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The Daily Wildcat

The Daily Wildcat

 

    Gaslight Theatre blends nostalgia and Western charm

    Turki+Allugman+%2F++Arizona+Daily+Wildcat%0A%0AThe+Lone+Stranger+show+took+place+at+the+Gaslight+Theater+with+an+active+interaction+from+the+audience.+
    Turki Allugman
    Turki Allugman / Arizona Daily Wildcat The Lone Stranger show took place at the Gaslight Theater with an active interaction from the audience.

    At first, it was just a red barn with room to seat 100 audience members. The historic Gaslight Theatre was started in 1977, thanks to a group of UA colleagues.

    A 24-year-old UA student, Tony Terry Jr. and some of his closest friends from the university’s drama department crafted a troupe that founded the Gaslight Theatre in 1977. However, over time, the theater grew out of its initial location and moved to its current home, where it has been since 1980.

    The Gaslight Theatre operates as a small business, which means all funds are made from the sale of tickets, food and beverages. This is the only theater in Arizona with this business model. Nationally, Terry said he only knows of one other theater in Salt Lake City that operates in a similar manner.

    “It’s a difficult, difficult business,” Terry said. However, it isn’t the theater’s history or operating standards that make this place unique.

    The Gaslight Theatre is located on one of Tucson’s busiest streets, Broadway Boulevard, making it hard to miss. The building’s exterior establishes that the theater is different than other places in Tucson. The windows surrounding the building are barred like those of an old jailhouse.

    Near the entrance, there are cardboard cutouts of cowboys and cowgirls so visitors can take pictures.As audience members approach the theater’s entrance, the outside porch’s floorboards creak.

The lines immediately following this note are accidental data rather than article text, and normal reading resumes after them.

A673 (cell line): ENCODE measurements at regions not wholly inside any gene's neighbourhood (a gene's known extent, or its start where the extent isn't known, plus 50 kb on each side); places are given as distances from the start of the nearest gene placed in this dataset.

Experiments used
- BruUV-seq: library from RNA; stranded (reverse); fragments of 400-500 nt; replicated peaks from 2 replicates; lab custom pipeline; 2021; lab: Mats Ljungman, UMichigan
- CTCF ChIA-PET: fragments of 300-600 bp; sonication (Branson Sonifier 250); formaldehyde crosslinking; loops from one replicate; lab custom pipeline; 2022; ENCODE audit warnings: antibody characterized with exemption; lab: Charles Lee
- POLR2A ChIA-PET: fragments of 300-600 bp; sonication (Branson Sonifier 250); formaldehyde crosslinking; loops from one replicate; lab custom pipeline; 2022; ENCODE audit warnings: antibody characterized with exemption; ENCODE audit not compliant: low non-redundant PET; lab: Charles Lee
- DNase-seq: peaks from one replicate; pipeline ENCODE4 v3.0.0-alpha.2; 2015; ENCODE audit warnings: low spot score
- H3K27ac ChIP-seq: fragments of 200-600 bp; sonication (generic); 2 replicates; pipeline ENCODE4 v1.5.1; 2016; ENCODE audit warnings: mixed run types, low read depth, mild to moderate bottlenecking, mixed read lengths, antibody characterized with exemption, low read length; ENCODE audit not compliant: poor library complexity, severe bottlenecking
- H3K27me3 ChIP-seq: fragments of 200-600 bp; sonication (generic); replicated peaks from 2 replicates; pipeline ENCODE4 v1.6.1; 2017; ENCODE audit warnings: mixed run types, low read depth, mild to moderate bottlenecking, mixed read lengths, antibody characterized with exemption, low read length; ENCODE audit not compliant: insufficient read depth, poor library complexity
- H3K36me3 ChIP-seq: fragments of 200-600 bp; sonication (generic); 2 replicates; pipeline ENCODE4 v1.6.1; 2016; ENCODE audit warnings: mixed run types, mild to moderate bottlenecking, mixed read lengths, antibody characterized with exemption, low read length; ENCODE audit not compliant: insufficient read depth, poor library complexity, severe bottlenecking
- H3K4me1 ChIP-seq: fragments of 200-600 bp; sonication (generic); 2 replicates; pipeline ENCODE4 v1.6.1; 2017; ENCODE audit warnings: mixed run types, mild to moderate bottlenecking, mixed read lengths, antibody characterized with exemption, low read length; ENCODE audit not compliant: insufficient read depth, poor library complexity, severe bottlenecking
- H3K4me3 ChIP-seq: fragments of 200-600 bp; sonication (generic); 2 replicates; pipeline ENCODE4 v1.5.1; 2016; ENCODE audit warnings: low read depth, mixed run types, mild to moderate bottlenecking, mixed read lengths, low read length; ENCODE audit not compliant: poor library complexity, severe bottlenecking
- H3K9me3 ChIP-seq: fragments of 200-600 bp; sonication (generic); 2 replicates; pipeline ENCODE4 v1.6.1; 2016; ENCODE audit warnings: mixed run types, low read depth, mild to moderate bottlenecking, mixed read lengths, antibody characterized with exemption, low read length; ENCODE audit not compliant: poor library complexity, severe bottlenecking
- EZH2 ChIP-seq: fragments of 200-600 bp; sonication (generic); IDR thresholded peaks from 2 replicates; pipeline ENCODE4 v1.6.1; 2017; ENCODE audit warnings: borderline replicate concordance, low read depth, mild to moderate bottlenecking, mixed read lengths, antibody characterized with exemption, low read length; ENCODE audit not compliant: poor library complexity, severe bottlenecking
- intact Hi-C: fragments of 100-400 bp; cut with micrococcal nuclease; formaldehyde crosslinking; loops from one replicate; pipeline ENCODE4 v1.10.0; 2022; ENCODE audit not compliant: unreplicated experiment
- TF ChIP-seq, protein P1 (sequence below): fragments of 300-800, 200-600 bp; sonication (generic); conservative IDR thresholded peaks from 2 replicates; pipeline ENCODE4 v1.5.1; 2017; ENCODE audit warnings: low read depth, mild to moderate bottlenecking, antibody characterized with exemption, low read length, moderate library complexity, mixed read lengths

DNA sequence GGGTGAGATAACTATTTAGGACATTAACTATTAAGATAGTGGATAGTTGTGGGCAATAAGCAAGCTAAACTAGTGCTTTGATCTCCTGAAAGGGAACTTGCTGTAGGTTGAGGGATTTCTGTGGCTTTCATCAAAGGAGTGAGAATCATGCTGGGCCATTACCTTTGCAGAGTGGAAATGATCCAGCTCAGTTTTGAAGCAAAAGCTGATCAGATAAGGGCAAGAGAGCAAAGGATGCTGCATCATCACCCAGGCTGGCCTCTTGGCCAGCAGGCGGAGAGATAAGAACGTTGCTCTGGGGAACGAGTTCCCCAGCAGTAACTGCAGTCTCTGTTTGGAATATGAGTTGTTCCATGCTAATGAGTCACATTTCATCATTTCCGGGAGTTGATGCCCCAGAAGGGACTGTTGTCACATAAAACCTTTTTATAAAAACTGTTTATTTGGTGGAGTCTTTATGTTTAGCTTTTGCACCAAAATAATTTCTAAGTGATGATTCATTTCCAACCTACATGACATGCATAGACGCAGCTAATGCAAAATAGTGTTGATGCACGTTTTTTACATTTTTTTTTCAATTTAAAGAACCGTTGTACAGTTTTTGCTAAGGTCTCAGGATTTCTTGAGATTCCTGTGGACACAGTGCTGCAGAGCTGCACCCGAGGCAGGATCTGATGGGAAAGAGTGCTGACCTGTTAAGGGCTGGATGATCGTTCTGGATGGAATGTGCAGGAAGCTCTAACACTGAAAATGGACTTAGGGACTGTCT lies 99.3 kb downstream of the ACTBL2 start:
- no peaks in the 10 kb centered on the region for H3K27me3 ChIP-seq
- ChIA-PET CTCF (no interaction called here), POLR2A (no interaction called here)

The current show, “The Lone Stranger,” opened to the public on Jan. 10 and will run through March 31 and can be seen Tuesday through Sunday.

    The building’s aged, wooden skeleton looks like something out of an old Western movie, but this is not a place one would come across in the heart of Tucson. Tucson is more known for its city life and as a college town. It is not a tourist attraction that out-of-towners visit to relive the old, Wild West days of the 1800s, yet that is exactly what those visiting Gaslight may find.

    While waiting for the the thick, red curtains to rise, the band’s piano player welcomes attendees with cheerful music.

    “We play for sold out and appreciative audiences every night,” said Linda Ackermann, Gaslight’s pianist of 17 years.

    Waitresses in red corsets, dressed as saloon girls, greet audience members at the red-and-white checkered tables with menus, soft drink options and baskets filled with popcorn.

    Audience members are encouraged to laugh and gasp along with the cast during a show.
    “My favorite part of the theater is underscoring. That means I come up with and play the background music to set the mood,” Ackermann said.

    But the cast also recognizes that mistakes happen and by playing it off, the audience can laugh that much more.

    “The audience doesn’t expect it. They watch and laugh when we mess up or forget lines. Whereas at other theaters, it’s frowned upon,” said Mike Yarema, who has been acting at Gaslight for 14 years.
    Yarema added that the theater is fast-paced, full of energy and every night is different.

    The theater encourages improvisation and while slip-ups may seem embarrassing, Yarema said that it’s not that bad and the audience loves it.

    “[The theater] makes me laugh. It’s a casual and friendly-type atmosphere,” said Nancy Cyr, a long-time Gaslight audience member.

    To ensure you won’t forget the show, souvenir mugs, T-shirts, assorted candy and shot glasses arranged on an old, Western wagon are available for purchase at the exit.

    Behind the scenes, cast and crewmembers get ready to leave, but they will return the next day to a place Terry loosely calls “work.”

    “Performing together is so comfortable. We’re kinda like a family,” Yarema said.

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